The 58th SF Intl Film Festival: Day 8 – Hong Sang-soo’s “Hill of Freedom”

Hill_of_Freedom_01Hong Sang-soo, more like Hong San-soooo good! Am I right or am I right? To give credit where credit is due, whether she wants it or not, that little pun on the director’s name was told to me by a co-worker whose name shall remain anonymous. I thought it was rather clever (and corny) and was actually quite bummed I hadn’t thought of it myself, especially haven seen and loved other movies by Sang-soo.

Sometimes all I want out of an international film festival film is to have a good laugh with warm good festival friends over good broken second-language English speaking characters who themselves are having good laughs with good company over good drinks and good conversation. Wouldn’t you know it Hill of Freedom is exactly that. It’s 66 minutes of, you guessed it, sweet sweet goodness.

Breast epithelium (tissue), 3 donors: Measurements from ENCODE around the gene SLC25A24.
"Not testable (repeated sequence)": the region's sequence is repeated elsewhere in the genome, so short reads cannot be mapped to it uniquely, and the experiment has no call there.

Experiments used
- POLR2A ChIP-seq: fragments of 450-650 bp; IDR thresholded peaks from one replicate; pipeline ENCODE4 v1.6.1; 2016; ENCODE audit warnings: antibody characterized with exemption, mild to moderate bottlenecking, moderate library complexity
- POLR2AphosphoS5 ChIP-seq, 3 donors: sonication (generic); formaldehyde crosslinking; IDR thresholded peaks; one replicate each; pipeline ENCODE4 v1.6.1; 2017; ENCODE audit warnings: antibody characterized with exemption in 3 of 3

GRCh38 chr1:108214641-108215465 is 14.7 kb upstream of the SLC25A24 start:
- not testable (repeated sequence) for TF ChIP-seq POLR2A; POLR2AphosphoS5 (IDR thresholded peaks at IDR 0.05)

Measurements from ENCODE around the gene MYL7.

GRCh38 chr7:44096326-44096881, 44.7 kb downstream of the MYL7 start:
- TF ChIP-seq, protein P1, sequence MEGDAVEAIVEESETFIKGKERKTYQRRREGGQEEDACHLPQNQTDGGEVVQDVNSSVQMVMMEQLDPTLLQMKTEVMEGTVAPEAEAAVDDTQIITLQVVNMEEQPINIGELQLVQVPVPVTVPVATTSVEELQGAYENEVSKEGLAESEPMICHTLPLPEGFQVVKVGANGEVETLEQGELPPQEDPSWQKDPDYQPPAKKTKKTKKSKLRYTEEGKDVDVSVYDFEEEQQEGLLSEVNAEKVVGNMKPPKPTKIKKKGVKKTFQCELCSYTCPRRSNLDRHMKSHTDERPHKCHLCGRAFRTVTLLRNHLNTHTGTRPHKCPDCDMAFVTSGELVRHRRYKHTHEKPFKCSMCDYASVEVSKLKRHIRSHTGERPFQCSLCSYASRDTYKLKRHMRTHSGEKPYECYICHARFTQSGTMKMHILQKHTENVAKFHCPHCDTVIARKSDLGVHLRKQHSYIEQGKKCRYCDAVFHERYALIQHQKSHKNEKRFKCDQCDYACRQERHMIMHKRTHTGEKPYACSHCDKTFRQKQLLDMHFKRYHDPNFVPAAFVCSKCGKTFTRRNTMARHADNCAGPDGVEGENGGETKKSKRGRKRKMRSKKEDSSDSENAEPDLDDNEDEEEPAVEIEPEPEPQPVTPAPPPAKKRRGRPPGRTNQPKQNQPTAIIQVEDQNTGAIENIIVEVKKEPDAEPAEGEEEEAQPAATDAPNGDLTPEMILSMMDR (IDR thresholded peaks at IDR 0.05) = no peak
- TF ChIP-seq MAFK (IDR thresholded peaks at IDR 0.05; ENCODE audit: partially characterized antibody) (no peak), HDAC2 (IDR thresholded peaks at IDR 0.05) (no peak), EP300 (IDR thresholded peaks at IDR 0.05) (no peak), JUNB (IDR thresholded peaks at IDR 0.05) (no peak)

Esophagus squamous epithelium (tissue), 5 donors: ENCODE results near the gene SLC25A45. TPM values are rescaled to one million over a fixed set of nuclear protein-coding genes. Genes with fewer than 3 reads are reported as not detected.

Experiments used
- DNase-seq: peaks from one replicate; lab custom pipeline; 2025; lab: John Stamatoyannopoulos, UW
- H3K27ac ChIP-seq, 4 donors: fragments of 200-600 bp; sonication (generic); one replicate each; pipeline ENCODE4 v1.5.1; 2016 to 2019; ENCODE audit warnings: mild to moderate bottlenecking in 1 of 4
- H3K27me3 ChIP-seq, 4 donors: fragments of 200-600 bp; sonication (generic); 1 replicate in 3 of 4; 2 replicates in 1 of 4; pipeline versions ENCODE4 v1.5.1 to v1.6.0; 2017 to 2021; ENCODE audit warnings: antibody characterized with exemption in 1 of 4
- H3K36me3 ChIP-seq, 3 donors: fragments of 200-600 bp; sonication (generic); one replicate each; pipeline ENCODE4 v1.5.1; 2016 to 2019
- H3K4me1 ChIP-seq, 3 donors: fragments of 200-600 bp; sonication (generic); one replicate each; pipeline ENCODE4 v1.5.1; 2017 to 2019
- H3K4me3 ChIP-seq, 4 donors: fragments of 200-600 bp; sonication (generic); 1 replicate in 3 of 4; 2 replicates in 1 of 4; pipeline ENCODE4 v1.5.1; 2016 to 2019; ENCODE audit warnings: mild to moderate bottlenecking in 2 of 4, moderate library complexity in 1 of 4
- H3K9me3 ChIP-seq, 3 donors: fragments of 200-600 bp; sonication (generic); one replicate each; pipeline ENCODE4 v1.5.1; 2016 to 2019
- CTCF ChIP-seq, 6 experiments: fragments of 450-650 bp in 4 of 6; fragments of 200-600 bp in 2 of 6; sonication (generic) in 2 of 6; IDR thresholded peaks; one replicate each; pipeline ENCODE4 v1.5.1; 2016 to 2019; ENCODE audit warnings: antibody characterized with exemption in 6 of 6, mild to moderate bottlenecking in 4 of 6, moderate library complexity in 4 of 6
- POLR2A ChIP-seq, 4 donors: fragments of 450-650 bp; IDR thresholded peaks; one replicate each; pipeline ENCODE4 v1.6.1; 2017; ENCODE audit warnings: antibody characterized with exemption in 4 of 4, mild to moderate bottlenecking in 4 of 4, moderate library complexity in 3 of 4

Unlike my day 7 post where I griped over what I thought to be a misleading comparison being made to a Jim Jarmusch made film, in this case the comparison is actually quite apt. Hill of Freedom is about a “clean and polite” (words from a kind-natured stereo-typing Korean character, not mine) Japanese man in Korea, and features a lot of conversations between characters who don’t speak each others’ native language, so naturally, just as in every Jarmusch film, and every Hong Sang-soo film that I’ve seen thus far, observations on communication, or lack there of, are going to be made, and often to hilarious effect. As an added bonus, due to an unconventional narrative structure (which, I won’t spoil for you), the film has this warm tone of existentialism attached to it. It’s a tone that left me feeling as though I just spent my time having my soul massaged. And speaking of massages, why is it every time I visit the press lounge I miss the massage students given away their free massages? Oh, the woes of film festival life.


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Categories: Reviews, San Francisco International Film Festival

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